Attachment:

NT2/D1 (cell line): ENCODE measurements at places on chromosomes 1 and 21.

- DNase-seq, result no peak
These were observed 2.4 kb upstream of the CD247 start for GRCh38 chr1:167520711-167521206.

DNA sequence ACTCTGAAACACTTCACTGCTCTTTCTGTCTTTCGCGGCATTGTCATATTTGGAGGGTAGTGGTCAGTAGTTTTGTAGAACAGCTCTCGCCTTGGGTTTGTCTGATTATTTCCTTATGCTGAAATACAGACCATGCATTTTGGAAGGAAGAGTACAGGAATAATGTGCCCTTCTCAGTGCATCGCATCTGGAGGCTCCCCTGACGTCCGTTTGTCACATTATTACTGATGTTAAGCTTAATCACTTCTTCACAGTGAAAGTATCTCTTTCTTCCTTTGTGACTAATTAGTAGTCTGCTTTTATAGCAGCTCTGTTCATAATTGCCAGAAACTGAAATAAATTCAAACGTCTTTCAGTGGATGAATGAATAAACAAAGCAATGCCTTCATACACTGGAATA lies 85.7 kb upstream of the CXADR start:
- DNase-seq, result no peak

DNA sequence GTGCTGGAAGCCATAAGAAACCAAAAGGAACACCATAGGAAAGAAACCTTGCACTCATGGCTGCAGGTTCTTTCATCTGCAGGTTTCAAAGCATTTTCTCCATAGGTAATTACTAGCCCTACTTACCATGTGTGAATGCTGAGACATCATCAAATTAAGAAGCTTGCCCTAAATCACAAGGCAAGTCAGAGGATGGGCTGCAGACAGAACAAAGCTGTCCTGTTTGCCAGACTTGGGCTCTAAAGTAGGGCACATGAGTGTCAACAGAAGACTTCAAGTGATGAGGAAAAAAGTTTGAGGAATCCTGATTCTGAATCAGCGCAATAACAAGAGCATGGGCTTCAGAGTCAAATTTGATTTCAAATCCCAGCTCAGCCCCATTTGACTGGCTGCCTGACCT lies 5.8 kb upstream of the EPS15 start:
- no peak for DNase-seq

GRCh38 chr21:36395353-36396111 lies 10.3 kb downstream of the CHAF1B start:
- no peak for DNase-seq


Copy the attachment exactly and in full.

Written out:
NT2/D1 (cell line): ENCODE measurements at places on chromosomes 1 and 21.

- DNase-seq, result no peak
These were observed 2.4 kb upstream of the CD247 start for GRCh38 chr1:167520711-167521206.

DNA sequence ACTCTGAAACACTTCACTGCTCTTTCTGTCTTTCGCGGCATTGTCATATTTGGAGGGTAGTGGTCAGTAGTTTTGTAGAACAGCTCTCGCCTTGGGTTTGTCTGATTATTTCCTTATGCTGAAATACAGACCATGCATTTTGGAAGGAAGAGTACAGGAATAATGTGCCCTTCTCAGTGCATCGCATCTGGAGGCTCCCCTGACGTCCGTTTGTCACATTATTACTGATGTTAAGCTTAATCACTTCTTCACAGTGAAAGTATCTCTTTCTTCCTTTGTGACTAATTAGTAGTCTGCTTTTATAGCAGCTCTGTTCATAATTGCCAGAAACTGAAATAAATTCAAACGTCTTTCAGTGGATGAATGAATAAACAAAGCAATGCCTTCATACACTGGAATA lies 85.7 kb upstream of the CXADR start:
- DNase-seq, result no peak

DNA sequence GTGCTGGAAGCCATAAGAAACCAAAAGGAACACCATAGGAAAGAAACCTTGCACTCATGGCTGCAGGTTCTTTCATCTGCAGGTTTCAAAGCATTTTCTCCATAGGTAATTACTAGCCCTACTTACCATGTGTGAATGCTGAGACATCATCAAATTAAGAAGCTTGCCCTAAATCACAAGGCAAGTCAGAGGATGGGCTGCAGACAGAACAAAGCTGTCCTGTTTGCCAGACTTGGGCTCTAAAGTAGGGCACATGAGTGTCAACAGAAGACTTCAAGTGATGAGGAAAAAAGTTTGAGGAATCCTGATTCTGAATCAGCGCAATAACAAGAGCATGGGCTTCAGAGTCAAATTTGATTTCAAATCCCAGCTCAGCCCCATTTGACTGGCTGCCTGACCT lies 5.8 kb upstream of the EPS15 start:
- no peak for DNase-seq

GRCh38 chr21:36395353-36396111 lies 10.3 kb downstream of the CHAF1B start:
- no peak for DNase-seq